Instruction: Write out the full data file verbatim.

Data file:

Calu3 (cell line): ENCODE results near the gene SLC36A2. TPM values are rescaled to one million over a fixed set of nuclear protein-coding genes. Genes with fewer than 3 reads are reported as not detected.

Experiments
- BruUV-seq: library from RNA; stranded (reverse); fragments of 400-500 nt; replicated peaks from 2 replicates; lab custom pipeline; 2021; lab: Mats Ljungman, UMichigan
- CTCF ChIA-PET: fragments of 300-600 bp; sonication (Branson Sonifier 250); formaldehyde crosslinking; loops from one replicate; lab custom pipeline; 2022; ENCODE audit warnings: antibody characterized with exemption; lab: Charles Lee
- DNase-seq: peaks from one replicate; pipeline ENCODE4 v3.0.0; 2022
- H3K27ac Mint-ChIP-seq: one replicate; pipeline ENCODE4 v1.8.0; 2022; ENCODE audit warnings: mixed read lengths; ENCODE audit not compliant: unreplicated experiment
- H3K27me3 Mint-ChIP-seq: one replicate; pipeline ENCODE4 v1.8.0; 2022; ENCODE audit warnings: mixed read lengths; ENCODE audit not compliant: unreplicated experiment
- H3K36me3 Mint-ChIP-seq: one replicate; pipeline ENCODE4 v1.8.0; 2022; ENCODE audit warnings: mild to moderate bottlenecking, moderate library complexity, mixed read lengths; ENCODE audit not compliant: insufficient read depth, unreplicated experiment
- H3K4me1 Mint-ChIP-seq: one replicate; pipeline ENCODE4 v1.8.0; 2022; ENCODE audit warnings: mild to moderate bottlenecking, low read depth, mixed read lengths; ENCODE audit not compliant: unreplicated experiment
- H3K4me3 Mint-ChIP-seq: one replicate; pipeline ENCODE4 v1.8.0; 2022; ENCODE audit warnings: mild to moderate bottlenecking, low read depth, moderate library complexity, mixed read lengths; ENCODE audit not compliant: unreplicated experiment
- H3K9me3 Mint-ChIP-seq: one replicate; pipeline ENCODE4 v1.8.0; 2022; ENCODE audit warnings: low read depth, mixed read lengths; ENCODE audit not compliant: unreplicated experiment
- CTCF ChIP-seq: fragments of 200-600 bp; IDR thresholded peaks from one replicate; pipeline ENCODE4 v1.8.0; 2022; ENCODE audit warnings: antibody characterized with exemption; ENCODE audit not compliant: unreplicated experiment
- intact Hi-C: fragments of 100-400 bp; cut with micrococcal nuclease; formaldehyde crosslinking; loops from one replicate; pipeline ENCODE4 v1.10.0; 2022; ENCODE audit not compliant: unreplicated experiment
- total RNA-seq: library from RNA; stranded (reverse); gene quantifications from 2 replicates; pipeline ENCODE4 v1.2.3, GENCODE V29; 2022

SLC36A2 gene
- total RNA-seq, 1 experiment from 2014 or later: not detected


Calu3 (cell line): ENCODE results near the gene SLC36A2. TPM values are rescaled to one million over a fixed set of nuclear protein-coding genes. Genes with fewer than 3 reads are reported as not detected.

Experiments
- BruUV-seq: library from RNA; stranded (reverse); fragments of 400-500 nt; replicated peaks from 2 replicates; lab custom pipeline; 2021; lab: Mats Ljungman, UMichigan
- CTCF ChIA-PET: fragments of 300-600 bp; sonication (Branson Sonifier 250); formaldehyde crosslinking; loops from one replicate; lab custom pipeline; 2022; ENCODE audit warnings: antibody characterized with exemption; lab: Charles Lee
- DNase-seq: peaks from one replicate; pipeline ENCODE4 v3.0.0; 2022
- H3K27ac Mint-ChIP-seq: one replicate; pipeline ENCODE4 v1.8.0; 2022; ENCODE audit warnings: mixed read lengths; ENCODE audit not compliant: unreplicated experiment
- H3K27me3 Mint-ChIP-seq: one replicate; pipeline ENCODE4 v1.8.0; 2022; ENCODE audit warnings: mixed read lengths; ENCODE audit not compliant: unreplicated experiment
- H3K36me3 Mint-ChIP-seq: one replicate; pipeline ENCODE4 v1.8.0; 2022; ENCODE audit warnings: mild to moderate bottlenecking, moderate library complexity, mixed read lengths; ENCODE audit not compliant: insufficient read depth, unreplicated experiment
- H3K4me1 Mint-ChIP-seq: one replicate; pipeline ENCODE4 v1.8.0; 2022; ENCODE audit warnings: mild to moderate bottlenecking, low read depth, mixed read lengths; ENCODE audit not compliant: unreplicated experiment
- H3K4me3 Mint-ChIP-seq: one replicate; pipeline ENCODE4 v1.8.0; 2022; ENCODE audit warnings: mild to moderate bottlenecking, low read depth, moderate library complexity, mixed read lengths; ENCODE audit not compliant: unreplicated experiment
- H3K9me3 Mint-ChIP-seq: one replicate; pipeline ENCODE4 v1.8.0; 2022; ENCODE audit warnings: low read depth, mixed read lengths; ENCODE audit not compliant: unreplicated experiment
- CTCF ChIP-seq: fragments of 200-600 bp; IDR thresholded peaks from one replicate; pipeline ENCODE4 v1.8.0; 2022; ENCODE audit warnings: antibody characterized with exemption; ENCODE audit not compliant: unreplicated experiment
- intact Hi-C: fragments of 100-400 bp; cut with micrococcal nuclease; formaldehyde crosslinking; loops from one replicate; pipeline ENCODE4 v1.10.0; 2022; ENCODE audit not compliant: unreplicated experiment
- total RNA-seq: library from RNA; stranded (reverse); gene quantifications from 2 replicates; pipeline ENCODE4 v1.2.3, GENCODE V29; 2022

SLC36A2 gene
- total RNA-seq, 1 experiment from 2014 or later: not detected